Creatures from the deep
A voyage of discovery to freezing waters near Antarctica is still uncovering dozens of new species, with the promise of many more to come.
Twenty-six scientists aboard Niwa's ice-strengthened research ship Tangaroa spent five weeks in the Ross Sea last year, collecting more than 40,000 marine samples.
Science leader Stu Hanchet estimated only about 5000 samples had been examined and classified so far, 14 months after the ship returned. "It's a huge job, there's still a lot of work to be done." Among the discoveries was a new species of snail fish, with a shimmering, translucent body.
Giant-eyed deep-sea octopuses were also hauled to the surface, along with 18 new species of sea cucumber, one of which was armed with a unique "horn".
"There are some quite weird things down there. One sea cucumber species has this big protuberance sticking out of it. No one really knows what it's for."
The scientists also found what appears to be a new species of hyroid creatures that contain stinging cells. "It looks just like a sea anemone on a stick."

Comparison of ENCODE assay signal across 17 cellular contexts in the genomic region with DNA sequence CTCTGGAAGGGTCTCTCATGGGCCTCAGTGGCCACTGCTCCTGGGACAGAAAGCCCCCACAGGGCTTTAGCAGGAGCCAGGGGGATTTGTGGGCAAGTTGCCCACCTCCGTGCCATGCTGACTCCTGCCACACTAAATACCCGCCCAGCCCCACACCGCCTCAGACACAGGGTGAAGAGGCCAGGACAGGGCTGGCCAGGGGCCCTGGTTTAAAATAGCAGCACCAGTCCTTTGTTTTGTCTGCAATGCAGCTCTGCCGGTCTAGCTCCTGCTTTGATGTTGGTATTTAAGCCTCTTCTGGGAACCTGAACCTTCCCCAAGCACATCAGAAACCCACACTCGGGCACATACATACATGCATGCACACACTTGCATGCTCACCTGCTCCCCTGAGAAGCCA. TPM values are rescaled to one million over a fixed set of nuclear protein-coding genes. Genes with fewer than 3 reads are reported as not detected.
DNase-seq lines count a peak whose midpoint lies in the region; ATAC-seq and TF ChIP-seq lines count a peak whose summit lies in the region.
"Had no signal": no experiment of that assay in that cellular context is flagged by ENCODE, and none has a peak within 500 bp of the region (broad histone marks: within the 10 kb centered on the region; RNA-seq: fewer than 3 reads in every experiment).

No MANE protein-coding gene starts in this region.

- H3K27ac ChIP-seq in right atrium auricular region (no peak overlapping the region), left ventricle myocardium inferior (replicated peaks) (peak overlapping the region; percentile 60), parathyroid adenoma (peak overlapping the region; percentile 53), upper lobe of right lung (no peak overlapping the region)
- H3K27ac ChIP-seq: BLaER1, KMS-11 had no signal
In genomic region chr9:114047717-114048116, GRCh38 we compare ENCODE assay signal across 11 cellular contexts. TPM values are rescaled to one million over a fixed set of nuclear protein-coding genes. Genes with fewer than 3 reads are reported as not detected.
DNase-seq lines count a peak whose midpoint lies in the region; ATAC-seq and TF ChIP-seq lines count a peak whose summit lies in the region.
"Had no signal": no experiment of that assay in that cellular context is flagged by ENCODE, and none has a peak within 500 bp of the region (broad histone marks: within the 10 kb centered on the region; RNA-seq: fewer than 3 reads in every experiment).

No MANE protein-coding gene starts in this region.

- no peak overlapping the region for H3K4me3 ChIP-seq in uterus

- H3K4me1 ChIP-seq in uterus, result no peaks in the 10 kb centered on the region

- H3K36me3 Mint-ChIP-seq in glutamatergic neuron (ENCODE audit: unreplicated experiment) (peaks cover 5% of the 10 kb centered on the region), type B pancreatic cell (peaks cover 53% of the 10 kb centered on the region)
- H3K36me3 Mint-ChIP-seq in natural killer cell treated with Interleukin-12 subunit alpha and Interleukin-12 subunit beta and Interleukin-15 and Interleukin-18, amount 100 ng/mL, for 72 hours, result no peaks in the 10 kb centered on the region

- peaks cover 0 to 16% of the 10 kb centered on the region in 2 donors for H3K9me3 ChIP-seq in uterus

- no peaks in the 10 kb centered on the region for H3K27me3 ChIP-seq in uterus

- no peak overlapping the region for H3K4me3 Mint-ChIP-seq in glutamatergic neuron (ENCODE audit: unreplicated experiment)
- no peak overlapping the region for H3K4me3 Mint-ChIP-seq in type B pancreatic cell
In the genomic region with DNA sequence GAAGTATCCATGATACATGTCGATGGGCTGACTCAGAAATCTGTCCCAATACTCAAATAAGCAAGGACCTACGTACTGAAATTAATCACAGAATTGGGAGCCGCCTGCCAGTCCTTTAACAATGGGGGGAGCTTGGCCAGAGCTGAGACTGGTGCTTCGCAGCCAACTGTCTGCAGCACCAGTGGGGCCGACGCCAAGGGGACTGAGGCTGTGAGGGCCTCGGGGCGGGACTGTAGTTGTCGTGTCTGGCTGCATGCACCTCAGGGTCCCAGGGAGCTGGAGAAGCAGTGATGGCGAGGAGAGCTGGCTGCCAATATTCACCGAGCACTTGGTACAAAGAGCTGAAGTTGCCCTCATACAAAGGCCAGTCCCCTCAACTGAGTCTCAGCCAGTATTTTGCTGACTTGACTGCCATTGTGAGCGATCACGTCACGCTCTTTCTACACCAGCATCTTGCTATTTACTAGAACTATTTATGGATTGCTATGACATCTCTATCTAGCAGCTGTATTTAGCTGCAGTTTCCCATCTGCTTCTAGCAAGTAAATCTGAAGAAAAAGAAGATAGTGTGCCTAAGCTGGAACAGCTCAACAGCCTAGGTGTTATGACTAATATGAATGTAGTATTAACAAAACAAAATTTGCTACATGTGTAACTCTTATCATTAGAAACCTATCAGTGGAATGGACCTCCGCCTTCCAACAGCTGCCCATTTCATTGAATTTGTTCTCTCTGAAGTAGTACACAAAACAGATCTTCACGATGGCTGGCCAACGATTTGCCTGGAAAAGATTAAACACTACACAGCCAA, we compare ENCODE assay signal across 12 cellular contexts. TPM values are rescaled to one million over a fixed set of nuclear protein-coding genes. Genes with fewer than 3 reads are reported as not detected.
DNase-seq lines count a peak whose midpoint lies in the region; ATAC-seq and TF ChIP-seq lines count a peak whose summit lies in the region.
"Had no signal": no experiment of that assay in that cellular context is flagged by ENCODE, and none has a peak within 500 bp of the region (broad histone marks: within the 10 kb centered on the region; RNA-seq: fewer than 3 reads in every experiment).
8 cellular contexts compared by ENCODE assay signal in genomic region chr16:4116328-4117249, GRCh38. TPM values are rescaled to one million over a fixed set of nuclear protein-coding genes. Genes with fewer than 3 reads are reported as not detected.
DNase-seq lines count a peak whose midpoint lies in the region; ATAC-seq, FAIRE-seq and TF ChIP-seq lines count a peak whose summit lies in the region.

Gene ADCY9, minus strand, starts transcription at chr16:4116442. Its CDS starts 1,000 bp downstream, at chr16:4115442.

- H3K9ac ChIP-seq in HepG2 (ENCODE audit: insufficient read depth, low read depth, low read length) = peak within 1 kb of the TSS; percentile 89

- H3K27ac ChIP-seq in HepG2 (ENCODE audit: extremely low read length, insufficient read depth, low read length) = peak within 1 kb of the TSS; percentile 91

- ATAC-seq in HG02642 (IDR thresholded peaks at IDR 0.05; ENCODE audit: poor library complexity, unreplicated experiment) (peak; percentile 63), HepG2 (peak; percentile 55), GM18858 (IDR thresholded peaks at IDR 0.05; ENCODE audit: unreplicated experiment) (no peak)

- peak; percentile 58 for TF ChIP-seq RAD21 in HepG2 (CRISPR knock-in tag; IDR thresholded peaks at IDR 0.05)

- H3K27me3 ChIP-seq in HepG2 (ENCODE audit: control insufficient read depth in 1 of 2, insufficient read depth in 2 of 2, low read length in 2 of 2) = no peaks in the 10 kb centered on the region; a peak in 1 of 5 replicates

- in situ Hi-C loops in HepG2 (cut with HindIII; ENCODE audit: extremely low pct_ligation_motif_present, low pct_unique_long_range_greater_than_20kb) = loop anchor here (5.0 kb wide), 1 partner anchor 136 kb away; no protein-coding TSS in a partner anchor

The Ross Sea survey was New Zealand's contribution to two international scientific collaborations; the International Polar Year and the Antarctic component of the Census of Marine Life. "It was the trip of a lifetime," Dr Hanchet said.
The voyage was captured by cameraman Max Quinn from Natural History New Zealand. The resulting film, Expedition Antarctica, docments the icy trip and a personal tragedy for scientist Julie Hall. Her husband Trevor Atkins, 51, died in a glider accident while she was at sea.
Dr Hall chose to remain on the voyage, although arrangements could have been made to fly her back to New Zealand.
Dr Atkins' funeral was held after the Tangaroa returned on March 21 last year. "I really admired her for staying on," Dr Hanchet said.
Expedition Antarctica premiered in Wellington last night. It will screen on Sky's National Geographic channel on June 28.
The Dominion Post